Whether it is from news headlines, comedy sketches, word-of-mouth, or President Trump’s Twitter account, the term fake news seems to be everywhere lately. Although it has been a trending topic, many Americans do not understand what exactly fake news is, and in effect, they fall victim to believing false statements and sharing false information. False statements of fact are published all over the web including within news articles and websites, social media posts and advertisements. This story will take a critical, holistic view of this digital issue.
In order to gain a holistic understanding of this issue, I will discuss various dimensions of fake news. These dimensions will include the history of fake news, the Internet’s contribution, the 2016 election, regulations, and the potential consequences of prolonged exposure to fake news. I will then share strategies to combat fake news. This project will refer to the term ‘fake news’ as news articles that are intentionally and verifiably false, and could mislead readers. In other words, my definition will focus on intentionally fabricated news meant to manipulate an audience. Specifically, I will focus on the political implications of false news and the future consequences that it may impend on American politics and individuals as a whole.
Fake News is Nothing New
Recognizing the History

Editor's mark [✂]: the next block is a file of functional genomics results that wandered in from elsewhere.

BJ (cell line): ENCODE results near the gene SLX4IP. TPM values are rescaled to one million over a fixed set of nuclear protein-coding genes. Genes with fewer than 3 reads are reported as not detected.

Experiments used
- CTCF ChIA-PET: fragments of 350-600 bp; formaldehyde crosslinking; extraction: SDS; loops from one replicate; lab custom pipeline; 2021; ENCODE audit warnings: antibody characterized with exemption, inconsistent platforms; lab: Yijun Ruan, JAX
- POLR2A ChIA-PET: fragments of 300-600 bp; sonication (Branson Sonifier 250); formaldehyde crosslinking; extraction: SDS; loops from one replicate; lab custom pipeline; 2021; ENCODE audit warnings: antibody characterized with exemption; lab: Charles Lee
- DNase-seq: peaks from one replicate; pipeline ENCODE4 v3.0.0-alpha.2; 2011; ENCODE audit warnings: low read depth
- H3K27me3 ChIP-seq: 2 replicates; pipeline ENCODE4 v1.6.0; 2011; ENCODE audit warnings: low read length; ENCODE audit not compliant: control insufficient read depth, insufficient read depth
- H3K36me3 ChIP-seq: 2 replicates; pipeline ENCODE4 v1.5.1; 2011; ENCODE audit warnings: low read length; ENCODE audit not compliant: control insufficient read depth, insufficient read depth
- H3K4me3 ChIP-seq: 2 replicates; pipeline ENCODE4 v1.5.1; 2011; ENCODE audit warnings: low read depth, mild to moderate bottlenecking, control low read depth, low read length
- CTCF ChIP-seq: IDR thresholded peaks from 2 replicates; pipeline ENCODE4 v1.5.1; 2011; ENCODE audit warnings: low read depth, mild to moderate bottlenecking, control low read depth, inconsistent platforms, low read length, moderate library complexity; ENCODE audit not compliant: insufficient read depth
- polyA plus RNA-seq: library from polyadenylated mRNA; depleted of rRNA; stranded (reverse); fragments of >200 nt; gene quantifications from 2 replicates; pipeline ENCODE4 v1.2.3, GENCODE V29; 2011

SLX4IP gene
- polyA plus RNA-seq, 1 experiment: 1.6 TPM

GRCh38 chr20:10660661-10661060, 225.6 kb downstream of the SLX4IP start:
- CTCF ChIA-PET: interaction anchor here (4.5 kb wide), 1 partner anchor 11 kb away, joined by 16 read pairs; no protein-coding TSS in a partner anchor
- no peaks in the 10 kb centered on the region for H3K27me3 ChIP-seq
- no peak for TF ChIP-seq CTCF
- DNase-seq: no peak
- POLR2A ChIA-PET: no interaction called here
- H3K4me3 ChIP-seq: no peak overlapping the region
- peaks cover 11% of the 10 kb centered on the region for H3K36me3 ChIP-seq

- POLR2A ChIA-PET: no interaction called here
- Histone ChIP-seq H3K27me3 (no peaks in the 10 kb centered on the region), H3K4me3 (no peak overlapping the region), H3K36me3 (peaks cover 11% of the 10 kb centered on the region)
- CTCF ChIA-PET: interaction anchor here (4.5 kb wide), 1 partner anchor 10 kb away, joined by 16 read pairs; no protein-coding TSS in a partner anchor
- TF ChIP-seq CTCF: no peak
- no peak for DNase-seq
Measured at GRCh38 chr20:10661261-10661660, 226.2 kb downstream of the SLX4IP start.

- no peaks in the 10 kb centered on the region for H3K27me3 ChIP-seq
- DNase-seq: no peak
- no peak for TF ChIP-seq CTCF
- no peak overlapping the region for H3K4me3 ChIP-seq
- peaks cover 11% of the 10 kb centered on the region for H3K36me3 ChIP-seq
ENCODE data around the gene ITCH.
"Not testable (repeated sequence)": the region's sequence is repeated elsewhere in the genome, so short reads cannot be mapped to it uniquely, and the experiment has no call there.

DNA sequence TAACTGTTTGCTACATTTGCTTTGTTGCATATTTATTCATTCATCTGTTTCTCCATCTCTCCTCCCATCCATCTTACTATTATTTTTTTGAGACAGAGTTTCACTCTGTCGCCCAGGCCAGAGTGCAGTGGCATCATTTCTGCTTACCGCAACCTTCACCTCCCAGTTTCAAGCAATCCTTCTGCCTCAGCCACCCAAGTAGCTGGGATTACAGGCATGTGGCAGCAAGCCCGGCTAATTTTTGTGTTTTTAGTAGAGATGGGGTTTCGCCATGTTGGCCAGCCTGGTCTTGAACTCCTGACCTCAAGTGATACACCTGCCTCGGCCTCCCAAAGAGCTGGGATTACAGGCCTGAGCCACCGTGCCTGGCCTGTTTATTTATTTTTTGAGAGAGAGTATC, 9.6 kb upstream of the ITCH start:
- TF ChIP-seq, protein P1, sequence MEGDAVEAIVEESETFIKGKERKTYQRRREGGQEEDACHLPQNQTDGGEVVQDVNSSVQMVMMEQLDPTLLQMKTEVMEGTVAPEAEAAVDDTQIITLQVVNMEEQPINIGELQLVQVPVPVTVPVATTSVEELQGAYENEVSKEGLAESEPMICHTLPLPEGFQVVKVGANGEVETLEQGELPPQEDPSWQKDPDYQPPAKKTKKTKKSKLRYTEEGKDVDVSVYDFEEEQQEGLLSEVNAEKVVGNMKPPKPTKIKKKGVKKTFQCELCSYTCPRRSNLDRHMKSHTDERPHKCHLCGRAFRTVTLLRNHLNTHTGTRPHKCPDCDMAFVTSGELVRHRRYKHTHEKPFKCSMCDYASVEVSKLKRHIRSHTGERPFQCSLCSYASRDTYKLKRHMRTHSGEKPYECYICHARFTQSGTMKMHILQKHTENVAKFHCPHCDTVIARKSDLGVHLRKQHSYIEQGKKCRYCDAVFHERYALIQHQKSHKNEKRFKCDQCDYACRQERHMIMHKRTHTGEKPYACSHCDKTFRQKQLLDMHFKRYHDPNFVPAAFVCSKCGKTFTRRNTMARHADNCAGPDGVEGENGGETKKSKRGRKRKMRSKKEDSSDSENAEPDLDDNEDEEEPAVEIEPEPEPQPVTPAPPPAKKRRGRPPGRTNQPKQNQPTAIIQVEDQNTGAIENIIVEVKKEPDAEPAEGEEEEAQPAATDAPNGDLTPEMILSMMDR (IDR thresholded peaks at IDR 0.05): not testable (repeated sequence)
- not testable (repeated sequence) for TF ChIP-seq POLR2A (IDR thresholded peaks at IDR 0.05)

Although the discussion of fake news has become especially prominent recently, which is mostly due to the 2016 presidential election, it is critical to recognize that there is a long, prior history of fake news. Professor and librarian, Joanna M. Burkhardt, raises awareness as to how one can identify and avoid fake news. “The origins of fake news dates back to before the printing press...The ability to have an impact on what people know is an asset that has been prized for centuries” (Burkhardt, 2017, p. 5). In other words, fake news is nothing new, rather, it has been around since people have started communicating with one another. Being able to not only manipulate what people know about a topic, but also how they should feel about the topic can be incredibly advantageous. This is why this ability has been ‘prized for centuries.’ Research Associates and Economics Professors, Hunt Allcott and Matthew Gentzkow, dissect the impact that social media and fake news played in the 2016 presidential election. They begin their paper by describing the market for fake news. “American democracy has been repeatedly buffeted by changes in media technology” (Allcott & Gentzkow, 2017, p. 211). These media technology progressions ranging from newspapers, to the telegraph, to cinema, and so on, all provided more opportunities and platforms for individuals to publicize and share information. To put it simply, with every revolutionary media technology came a moral panic. On that account, the panic of fake news and information is nothing new. People have been utilizing the ability to persuade and manipulate others for centuries. Future advances in digital technology will also increase the amount of fake news. By being about to manipulate others with false information, one may be able to impact how others behave, and what others believe and feel. In effect, the distribution of fake news can be very powerful.